Martin S. Indyk, former U.S. Ambassador to Israel and presently director of the Saban Center for Middle East Policy, wrote a paper in March 2005, published by the Brookings Institution, in which he made a number of recommendations following the Sharm el—Sheikh summit of February 2005.� Not only did he strangely soften the language of the Roadmap with regard to the Palestinians' obligations to dismantle their terror organizations, but he also implicitly recognized the fragility of any agreement by warning that 'a single terrorist bombing or missile strike ... can derail [the peace process].'�� And sure enough, more than one bombing and missile strike happened since.� As far as we know, Indyk has not reversed his fundamental views on the 'peace process.'
Miguel Angel Moratinos, current Spanish Minister of Foreign Affairs, served as the European Union Special Representative to the Middle East Peace Process in the early 2000s.� In his farewell message as the EU Envoy, he penned an op—ed published jointly in The Jerusalem Post and in Al Quds on July 2, 2003, in which he issued a 'wake—up call to Israel'.�� In the middle of one of the bloodiest terror periods that Israel has ever experienced, Moratinos exhorted the Israelis to 'to stop the occupation," to actively pursue the creation of a Palestinian state and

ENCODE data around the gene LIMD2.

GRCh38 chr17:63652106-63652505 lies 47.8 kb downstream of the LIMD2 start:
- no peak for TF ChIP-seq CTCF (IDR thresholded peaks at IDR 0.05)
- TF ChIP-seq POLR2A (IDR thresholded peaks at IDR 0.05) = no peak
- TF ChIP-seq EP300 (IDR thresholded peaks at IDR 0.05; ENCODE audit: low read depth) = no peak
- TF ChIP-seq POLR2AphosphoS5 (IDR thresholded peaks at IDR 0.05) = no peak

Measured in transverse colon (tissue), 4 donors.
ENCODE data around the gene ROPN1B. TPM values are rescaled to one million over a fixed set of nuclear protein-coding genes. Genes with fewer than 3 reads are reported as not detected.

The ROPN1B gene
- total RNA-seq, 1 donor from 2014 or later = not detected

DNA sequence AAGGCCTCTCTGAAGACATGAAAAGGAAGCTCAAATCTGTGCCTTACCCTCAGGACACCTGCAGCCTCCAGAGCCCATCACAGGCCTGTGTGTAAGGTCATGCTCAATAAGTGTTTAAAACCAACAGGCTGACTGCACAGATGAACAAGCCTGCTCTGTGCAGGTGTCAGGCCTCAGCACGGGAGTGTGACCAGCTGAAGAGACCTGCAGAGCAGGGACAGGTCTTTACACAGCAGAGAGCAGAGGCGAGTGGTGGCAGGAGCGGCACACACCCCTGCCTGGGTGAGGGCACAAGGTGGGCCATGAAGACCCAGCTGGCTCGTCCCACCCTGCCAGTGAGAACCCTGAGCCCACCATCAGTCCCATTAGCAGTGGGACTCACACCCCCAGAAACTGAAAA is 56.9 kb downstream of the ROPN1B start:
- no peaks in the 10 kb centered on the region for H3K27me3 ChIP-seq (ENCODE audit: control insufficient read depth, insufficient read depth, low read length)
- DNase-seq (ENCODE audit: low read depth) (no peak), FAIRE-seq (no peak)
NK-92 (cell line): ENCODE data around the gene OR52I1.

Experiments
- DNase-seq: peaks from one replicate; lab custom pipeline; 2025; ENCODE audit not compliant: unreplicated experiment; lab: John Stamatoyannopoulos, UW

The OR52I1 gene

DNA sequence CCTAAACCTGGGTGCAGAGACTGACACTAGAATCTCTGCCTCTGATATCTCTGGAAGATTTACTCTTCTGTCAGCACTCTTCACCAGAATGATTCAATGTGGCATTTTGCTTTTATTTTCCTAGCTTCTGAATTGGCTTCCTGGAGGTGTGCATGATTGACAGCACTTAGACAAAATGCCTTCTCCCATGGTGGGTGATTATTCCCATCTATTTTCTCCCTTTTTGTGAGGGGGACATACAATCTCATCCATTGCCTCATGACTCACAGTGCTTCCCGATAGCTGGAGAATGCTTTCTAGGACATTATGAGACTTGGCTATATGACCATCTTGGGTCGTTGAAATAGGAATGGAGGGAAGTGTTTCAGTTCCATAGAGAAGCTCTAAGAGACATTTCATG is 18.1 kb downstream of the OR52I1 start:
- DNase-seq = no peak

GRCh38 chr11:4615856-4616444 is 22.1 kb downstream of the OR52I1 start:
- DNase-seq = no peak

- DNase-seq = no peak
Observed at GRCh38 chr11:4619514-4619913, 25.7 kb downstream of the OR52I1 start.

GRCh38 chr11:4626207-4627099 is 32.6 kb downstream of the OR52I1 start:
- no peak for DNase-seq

Pascal Boniface, president of the Paris based Institut des Relations Internationales et Strat�giques (IRIS), and an influential analyst of French foreign affairs, declared in 2004 that
This flimsy argument is utterly contradicted by the persistence of terror during the nineteen years preceding the 'occupation' (1948—1967).� He also blasted the United States for vetoing the many Security Council resolutions which condemn Israel, even though the unbalanced character of these resolutions has been proven time and again.� For Boniface, Israel is overwhelmingly in violation of international law: